Since 2001 he was Senior General Counsel, Aboriginal Law with the Aboriginal Affairs Portfolio with the Department of Justice, Canada. He joined the Department of Justice in 1989 where he provided legal advice on constitutional reform but primarily worked in aboriginal rights law. He was General Counsel, Litigation Coordinator and General Counsel, Specific Claims with a two-year secondment to the Privy Council Office as General Counsel, Legislation and House Planning.
The vast bulk of his career has been devoted to law and policy relating to the relationship between the Crown and the Indigenous Peoples of Canada. He has been involved in all major Supreme Court of Canada cases dealing with the development of Section 35 of the Constitution Act, 1982 starting with the Sparrow decision in 1990. He has been counsel in several appeals before the Supreme Court of Canada, in cases involving aboriginal rights law, the division of powers and equality law.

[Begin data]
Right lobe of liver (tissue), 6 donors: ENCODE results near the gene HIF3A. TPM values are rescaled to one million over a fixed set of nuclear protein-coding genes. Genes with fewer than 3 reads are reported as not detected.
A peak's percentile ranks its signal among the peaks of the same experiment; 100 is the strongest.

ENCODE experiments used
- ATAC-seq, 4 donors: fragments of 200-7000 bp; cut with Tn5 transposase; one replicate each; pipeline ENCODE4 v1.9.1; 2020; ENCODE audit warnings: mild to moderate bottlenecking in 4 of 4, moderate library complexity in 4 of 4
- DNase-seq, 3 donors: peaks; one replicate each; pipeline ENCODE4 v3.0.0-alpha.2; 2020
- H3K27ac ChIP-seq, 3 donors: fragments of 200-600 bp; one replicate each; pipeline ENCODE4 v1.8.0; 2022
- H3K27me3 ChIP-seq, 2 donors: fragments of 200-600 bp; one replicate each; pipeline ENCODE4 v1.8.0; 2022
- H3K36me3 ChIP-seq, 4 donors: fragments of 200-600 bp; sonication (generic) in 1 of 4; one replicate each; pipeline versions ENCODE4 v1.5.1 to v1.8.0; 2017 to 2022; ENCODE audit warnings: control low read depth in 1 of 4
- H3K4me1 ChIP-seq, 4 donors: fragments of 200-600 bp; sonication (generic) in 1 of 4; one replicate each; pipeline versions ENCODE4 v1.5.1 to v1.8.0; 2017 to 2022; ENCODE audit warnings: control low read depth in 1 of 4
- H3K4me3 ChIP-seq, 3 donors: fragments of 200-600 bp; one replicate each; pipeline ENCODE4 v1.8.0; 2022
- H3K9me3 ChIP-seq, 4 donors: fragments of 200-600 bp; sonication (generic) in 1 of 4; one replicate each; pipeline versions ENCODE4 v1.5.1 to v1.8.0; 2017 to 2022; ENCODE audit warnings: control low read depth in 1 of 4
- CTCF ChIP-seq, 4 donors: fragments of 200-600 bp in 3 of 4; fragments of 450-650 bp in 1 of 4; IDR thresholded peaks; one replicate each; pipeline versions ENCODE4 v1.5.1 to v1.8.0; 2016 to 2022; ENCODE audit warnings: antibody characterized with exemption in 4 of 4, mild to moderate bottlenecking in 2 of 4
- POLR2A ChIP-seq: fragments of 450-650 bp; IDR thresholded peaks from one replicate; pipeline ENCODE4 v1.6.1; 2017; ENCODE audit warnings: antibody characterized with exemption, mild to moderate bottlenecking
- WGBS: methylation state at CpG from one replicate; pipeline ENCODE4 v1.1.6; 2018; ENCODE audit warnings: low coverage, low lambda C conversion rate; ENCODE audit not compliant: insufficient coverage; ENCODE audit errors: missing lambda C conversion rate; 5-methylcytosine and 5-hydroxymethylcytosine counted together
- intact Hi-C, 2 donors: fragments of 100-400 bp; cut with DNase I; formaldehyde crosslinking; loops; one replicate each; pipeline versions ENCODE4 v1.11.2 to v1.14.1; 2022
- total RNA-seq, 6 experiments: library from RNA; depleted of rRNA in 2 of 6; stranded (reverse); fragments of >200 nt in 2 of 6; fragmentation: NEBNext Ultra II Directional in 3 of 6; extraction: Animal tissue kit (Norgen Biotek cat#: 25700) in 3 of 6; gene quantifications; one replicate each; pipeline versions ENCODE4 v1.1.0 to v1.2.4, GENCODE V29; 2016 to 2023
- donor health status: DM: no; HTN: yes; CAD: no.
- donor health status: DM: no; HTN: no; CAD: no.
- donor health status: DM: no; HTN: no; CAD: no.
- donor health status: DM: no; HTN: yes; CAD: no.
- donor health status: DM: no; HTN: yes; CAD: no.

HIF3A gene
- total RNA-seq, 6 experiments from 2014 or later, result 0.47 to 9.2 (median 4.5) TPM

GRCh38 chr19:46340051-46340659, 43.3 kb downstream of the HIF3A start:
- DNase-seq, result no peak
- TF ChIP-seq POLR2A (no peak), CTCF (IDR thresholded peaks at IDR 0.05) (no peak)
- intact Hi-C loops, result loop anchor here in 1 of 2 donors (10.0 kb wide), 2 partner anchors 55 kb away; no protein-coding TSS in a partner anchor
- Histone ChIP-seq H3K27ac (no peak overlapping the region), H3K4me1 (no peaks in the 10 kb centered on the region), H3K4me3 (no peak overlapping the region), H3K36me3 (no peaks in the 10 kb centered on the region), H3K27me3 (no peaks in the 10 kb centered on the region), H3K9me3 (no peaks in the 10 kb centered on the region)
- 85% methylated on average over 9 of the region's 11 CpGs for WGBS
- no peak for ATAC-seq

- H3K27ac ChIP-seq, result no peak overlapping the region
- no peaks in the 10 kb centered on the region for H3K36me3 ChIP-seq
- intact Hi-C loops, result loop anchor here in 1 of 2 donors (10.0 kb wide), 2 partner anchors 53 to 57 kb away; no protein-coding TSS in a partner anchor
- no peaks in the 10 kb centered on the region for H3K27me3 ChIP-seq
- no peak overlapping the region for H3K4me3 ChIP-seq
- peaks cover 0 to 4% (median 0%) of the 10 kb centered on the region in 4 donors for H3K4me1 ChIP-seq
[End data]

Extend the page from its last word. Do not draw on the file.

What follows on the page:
He holds degrees in Political Science from Memorial University of Newfoundland and the University of Oxford (which he attended as a Rhodes Scholar).
He has received a law degree from the University of Victoria, a Masters of Law degree in Constitutional Law from York University’s Osgoode Hall and a doctoral degree from the University of Ottawa.
His 2015 doctoral dissertation is entitled “The Political Theory of Reconciliation in the Section 35 Jurisprudence of the Supreme Court of Canada”.
He is a recipient of the Queen’s Jubilee Medal.